Today’s Question: When sharpening an image for print [in a lesson from the “Understanding Sharpening” video course] you worked on a flattened image and applied Smart Sharpening directly to the image [in Photoshop]. Then you said you’d carefully inspect the printed result and make adjustments later as necessary. But how would you go about adjusting the sharpening of that image? The sharpening is burned in and you didn’t use a preset. You wouldn’t trust your memory to the adjustments, would you? Would creating a smart object to which sharpening was applied allow you to make adjustments later?
Tim’s Quick Answer: The settings for the Smart Sharpen filter (as well as other filters) in Photoshop are “sticky”, so when you return to the Smart Sharpen dialog the settings you used previously would be there for reference and refinement. That said, using a Smart Filter in this type of scenario could certainly be helpful.
More Detail: You may have noticed that when you bring up the dialog for the Smart Sharpen filter (or the other filters in Photoshop), the settings for the various controls seem to have someone random values, rather than a round number. That’s because the settings default to those you used the last time you applied that filter.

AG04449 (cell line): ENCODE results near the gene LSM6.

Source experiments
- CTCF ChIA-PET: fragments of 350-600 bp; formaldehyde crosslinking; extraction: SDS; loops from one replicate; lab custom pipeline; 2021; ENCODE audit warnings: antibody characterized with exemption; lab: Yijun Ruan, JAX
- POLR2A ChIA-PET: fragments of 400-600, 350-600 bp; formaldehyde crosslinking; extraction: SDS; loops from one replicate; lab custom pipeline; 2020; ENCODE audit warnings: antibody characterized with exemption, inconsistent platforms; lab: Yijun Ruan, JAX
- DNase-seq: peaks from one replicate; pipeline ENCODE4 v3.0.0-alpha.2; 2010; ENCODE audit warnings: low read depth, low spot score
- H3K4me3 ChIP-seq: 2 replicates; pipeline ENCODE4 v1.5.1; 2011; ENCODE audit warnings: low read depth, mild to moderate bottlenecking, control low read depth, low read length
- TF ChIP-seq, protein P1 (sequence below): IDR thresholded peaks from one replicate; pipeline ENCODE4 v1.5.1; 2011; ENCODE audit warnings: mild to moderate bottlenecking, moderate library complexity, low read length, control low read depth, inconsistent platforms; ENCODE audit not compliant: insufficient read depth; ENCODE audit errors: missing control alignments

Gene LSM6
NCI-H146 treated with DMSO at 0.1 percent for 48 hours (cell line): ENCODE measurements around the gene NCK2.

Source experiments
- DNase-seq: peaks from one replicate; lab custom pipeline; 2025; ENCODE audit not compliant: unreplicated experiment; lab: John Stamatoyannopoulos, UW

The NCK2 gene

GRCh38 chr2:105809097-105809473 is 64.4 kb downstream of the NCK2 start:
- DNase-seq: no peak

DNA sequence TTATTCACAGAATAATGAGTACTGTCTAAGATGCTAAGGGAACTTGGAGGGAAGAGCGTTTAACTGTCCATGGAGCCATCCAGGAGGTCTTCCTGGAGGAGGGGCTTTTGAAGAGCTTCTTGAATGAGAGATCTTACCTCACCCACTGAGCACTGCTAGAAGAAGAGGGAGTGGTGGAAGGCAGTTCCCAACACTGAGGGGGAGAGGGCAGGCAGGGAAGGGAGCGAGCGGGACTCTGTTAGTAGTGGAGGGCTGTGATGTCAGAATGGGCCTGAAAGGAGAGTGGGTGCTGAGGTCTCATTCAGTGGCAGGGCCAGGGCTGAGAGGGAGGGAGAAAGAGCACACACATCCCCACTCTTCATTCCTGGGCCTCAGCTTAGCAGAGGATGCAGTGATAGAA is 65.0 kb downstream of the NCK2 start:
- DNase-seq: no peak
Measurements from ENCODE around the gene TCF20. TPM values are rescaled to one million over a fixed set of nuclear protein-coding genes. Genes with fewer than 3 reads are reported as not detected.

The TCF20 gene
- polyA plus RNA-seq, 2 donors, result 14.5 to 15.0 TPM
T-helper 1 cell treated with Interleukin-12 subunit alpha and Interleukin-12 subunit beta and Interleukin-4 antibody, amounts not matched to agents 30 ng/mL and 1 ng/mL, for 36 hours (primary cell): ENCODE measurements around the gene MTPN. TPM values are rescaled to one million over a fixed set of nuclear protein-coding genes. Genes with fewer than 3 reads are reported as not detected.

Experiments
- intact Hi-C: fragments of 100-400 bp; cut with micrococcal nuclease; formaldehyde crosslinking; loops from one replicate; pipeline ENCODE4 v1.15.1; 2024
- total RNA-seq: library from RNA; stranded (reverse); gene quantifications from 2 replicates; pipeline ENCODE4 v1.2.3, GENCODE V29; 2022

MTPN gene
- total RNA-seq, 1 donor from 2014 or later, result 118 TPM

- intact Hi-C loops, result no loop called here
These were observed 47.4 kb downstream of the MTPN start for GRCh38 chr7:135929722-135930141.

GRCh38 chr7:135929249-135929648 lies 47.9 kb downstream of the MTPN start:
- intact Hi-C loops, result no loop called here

As a result, it is relatively straightforward to review and refine the sharpening settings when you have printed a photo and feel the result wasn’t optimal. You would naturally want to undo the sharpening step in the history for the image first. You could then choose the applicable sharpening filter (such as Filter > Sharpen > Smart Sharpe in this case) to bring up the filter dialog.
Initially the settings would reflect those you used the last time you applied the filter in Photoshop, which in this case would mean the settings you had previously applied to the current image. You could then adjust those settings as needed and apply before printing the image again.
As noted in today’s question, you could also make use of a Smart Filter in Photoshop to ensure you’re always able to review and refine the settings you had used when sharpening the photo. To do so, after flattening and resizing the duplicate image you’re using for print preparation, choose Filter > Convert for Smart Filters from the menu. Then choose Filter > Sharpen > Smart Sharpen to apply the Smart Sharpen filter, which will now be applied as a Smart Filter.
You can later just double-click on the Smart Sharpen item that will be added below the Smart Object layer on the Layers panel in order to bring up the Smart Sharpen dialog for that layer. The settings will reflect the latest updates you had applied to the layer, providing you with a degree of flexibility in your workflow, such as when you might be working with multiple images at the same time.
If you’d like to learn more about sharpening your photos for optimal results, check out my “Understanding Sharpening” course in the GreyLearning library here: